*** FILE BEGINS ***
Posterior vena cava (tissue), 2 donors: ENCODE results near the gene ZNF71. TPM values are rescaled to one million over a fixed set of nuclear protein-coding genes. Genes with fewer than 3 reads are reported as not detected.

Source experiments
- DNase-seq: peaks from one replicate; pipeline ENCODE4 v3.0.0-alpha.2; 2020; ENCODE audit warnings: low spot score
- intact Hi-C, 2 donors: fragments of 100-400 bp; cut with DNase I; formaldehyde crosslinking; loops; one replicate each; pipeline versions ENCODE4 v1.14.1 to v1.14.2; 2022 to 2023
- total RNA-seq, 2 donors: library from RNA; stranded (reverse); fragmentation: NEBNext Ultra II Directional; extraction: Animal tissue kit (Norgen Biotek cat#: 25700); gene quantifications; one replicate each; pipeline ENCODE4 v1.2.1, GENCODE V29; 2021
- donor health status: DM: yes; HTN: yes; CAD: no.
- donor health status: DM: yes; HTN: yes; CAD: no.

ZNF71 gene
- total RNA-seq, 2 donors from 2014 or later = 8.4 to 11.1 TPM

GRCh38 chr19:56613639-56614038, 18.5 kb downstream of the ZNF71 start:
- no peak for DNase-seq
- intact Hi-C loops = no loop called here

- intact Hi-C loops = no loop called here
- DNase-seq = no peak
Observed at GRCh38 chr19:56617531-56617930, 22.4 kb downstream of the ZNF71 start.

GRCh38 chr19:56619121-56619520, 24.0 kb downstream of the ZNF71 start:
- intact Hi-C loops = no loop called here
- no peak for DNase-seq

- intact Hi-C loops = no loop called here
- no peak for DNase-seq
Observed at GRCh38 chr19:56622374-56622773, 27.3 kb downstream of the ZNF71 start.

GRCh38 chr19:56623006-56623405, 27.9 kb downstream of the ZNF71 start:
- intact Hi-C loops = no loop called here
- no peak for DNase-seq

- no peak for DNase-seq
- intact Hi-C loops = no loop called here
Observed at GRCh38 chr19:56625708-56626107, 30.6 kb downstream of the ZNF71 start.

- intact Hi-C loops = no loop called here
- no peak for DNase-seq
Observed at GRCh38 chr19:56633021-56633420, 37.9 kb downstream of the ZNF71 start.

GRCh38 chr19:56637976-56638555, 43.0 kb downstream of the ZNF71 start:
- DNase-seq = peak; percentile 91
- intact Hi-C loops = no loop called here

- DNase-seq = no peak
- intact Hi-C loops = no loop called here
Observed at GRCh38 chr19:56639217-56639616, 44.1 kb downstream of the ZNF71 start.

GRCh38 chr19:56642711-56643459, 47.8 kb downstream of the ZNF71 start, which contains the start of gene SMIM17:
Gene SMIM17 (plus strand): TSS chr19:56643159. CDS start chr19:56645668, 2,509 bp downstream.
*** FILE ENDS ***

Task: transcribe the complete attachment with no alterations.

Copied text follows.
Posterior vena cava (tissue), 2 donors: ENCODE results near the gene ZNF71. TPM values are rescaled to one million over a fixed set of nuclear protein-coding genes. Genes with fewer than 3 reads are reported as not detected.

Source experiments
- DNase-seq: peaks from one replicate; pipeline ENCODE4 v3.0.0-alpha.2; 2020; ENCODE audit warnings: low spot score
- intact Hi-C, 2 donors: fragments of 100-400 bp; cut with DNase I; formaldehyde crosslinking; loops; one replicate each; pipeline versions ENCODE4 v1.14.1 to v1.14.2; 2022 to 2023
- total RNA-seq, 2 donors: library from RNA; stranded (reverse); fragmentation: NEBNext Ultra II Directional; extraction: Animal tissue kit (Norgen Biotek cat#: 25700); gene quantifications; one replicate each; pipeline ENCODE4 v1.2.1, GENCODE V29; 2021
- donor health status: DM: yes; HTN: yes; CAD: no.
- donor health status: DM: yes; HTN: yes; CAD: no.

ZNF71 gene
- total RNA-seq, 2 donors from 2014 or later = 8.4 to 11.1 TPM

GRCh38 chr19:56613639-56614038, 18.5 kb downstream of the ZNF71 start:
- no peak for DNase-seq
- intact Hi-C loops = no loop called here

- intact Hi-C loops = no loop called here
- DNase-seq = no peak
Observed at GRCh38 chr19:56617531-56617930, 22.4 kb downstream of the ZNF71 start.

GRCh38 chr19:56619121-56619520, 24.0 kb downstream of the ZNF71 start:
- intact Hi-C loops = no loop called here
- no peak for DNase-seq

- intact Hi-C loops = no loop called here
- no peak for DNase-seq
Observed at GRCh38 chr19:56622374-56622773, 27.3 kb downstream of the ZNF71 start.

GRCh38 chr19:56623006-56623405, 27.9 kb downstream of the ZNF71 start:
- intact Hi-C loops = no loop called here
- no peak for DNase-seq

- no peak for DNase-seq
- intact Hi-C loops = no loop called here
Observed at GRCh38 chr19:56625708-56626107, 30.6 kb downstream of the ZNF71 start.

- intact Hi-C loops = no loop called here
- no peak for DNase-seq
Observed at GRCh38 chr19:56633021-56633420, 37.9 kb downstream of the ZNF71 start.

GRCh38 chr19:56637976-56638555, 43.0 kb downstream of the ZNF71 start:
- DNase-seq = peak; percentile 91
- intact Hi-C loops = no loop called here

- DNase-seq = no peak
- intact Hi-C loops = no loop called here
Observed at GRCh38 chr19:56639217-56639616, 44.1 kb downstream of the ZNF71 start.

GRCh38 chr19:56642711-56643459, 47.8 kb downstream of the ZNF71 start, which contains the start of gene SMIM17:
Gene SMIM17 (plus strand): TSS chr19:56643159. CDS start chr19:56645668, 2,509 bp downstream.